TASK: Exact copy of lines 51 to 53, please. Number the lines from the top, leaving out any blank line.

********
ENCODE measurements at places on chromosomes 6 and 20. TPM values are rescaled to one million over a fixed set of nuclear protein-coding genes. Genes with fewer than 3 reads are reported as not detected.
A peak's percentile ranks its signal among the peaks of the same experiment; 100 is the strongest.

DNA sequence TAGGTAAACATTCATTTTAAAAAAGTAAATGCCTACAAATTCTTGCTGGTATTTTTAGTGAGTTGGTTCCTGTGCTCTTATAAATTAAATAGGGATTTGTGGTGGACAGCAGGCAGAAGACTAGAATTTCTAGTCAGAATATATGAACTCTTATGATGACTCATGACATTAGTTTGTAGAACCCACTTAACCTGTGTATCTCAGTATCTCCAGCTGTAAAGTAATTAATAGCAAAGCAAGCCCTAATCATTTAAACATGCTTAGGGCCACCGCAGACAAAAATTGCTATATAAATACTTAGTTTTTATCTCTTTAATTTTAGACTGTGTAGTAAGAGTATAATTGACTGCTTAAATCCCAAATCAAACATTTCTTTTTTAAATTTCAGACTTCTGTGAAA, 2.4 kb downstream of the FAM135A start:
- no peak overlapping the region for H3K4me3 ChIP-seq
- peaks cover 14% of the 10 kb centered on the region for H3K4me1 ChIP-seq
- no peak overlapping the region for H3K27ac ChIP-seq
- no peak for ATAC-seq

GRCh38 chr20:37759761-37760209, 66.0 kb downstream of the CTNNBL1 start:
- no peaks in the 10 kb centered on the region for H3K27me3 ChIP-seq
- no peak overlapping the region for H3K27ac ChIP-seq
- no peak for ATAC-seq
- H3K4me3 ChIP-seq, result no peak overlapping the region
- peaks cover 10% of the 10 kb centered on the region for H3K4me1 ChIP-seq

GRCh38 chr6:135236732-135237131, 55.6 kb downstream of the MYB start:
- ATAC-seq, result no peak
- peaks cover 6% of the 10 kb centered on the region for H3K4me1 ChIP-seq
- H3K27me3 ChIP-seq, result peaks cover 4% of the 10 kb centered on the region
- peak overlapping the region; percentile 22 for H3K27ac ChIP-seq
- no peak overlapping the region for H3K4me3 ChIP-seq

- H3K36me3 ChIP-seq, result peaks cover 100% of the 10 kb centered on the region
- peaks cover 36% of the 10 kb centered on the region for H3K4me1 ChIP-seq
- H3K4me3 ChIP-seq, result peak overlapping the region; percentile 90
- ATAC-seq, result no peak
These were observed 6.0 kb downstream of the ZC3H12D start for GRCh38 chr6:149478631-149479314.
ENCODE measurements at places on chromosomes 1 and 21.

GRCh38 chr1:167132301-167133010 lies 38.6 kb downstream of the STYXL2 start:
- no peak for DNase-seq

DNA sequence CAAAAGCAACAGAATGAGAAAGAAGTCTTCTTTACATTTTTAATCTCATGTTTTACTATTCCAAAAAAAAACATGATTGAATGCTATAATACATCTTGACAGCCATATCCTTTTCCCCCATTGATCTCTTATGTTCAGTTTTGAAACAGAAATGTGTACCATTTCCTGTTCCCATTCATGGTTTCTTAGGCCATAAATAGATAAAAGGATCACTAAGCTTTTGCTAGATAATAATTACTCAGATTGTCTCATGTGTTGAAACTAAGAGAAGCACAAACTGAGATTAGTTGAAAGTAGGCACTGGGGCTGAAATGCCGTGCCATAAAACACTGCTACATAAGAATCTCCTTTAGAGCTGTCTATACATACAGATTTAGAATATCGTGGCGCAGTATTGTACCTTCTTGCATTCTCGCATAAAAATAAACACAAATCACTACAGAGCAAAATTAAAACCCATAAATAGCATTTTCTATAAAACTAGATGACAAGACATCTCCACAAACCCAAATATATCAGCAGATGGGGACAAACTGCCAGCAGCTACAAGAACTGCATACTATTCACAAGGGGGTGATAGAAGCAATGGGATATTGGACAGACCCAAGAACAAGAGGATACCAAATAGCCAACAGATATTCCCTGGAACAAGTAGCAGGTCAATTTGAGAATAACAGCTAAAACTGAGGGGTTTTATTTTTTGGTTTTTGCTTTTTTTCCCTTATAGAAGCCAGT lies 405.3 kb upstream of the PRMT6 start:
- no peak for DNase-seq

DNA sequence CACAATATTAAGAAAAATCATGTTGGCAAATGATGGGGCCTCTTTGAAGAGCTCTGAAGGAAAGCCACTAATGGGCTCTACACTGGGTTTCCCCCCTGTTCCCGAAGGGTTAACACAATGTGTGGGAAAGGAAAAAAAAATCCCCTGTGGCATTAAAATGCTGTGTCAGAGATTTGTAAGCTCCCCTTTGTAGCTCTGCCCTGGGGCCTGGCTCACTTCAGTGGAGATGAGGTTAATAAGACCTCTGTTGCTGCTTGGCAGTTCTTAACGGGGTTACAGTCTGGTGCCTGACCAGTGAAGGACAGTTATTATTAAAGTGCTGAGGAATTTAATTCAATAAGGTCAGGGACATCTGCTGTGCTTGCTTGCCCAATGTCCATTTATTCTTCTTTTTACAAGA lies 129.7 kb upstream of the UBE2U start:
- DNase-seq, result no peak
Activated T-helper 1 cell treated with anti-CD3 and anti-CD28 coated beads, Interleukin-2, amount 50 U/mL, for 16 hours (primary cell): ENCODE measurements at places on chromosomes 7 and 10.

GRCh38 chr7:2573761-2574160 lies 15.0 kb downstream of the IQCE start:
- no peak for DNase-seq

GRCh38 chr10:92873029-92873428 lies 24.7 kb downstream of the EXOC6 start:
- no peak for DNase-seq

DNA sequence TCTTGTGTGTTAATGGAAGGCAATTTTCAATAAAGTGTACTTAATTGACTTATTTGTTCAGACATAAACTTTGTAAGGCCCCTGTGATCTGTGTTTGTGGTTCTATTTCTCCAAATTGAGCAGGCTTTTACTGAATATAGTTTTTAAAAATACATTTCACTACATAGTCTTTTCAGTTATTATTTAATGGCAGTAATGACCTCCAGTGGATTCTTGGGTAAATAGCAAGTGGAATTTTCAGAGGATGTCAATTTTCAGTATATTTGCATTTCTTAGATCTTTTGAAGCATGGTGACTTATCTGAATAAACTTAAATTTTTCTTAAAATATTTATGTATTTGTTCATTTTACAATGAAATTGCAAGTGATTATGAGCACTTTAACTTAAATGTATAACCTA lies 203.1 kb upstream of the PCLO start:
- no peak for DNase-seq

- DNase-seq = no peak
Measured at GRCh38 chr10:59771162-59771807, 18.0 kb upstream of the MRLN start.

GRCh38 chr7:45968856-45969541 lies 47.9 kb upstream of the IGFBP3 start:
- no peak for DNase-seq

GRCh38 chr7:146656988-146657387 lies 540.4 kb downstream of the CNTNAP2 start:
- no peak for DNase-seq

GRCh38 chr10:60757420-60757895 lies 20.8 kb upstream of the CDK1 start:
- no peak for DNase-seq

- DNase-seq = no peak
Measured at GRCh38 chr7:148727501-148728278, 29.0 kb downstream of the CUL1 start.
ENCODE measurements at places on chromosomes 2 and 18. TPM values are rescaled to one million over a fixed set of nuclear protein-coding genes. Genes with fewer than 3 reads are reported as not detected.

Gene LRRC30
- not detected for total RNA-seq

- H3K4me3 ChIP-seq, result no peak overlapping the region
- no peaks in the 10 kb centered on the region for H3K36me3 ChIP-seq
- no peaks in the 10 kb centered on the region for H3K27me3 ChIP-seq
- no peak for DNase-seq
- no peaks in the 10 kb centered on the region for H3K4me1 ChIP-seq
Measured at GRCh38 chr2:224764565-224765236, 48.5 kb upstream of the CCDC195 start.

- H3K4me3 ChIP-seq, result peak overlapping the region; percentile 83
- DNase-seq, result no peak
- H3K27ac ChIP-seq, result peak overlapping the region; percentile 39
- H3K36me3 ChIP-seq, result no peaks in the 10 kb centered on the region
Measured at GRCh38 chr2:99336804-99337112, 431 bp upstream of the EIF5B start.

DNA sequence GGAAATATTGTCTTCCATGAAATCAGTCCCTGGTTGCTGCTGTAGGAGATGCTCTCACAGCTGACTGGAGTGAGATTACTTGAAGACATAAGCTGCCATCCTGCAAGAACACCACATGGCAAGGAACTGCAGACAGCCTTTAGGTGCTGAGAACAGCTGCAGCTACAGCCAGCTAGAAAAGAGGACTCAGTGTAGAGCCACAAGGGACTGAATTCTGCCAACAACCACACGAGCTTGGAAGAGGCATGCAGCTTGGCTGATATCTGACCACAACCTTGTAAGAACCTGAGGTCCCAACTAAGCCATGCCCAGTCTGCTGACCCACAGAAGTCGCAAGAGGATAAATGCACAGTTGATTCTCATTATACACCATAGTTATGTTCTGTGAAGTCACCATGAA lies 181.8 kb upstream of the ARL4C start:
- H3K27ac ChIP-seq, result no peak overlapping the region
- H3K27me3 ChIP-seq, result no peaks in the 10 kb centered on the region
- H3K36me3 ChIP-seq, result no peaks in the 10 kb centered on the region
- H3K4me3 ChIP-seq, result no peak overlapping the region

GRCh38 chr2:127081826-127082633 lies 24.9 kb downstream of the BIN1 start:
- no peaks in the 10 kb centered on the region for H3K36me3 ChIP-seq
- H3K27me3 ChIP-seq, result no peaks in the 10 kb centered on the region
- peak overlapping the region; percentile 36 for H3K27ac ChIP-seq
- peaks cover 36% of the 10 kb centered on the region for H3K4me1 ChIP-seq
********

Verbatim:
- not detected for total RNA-seq

- H3K4me3 ChIP-seq, result no peak overlapping the region
- no peaks in the 10 kb centered on the region for H3K36me3 ChIP-seq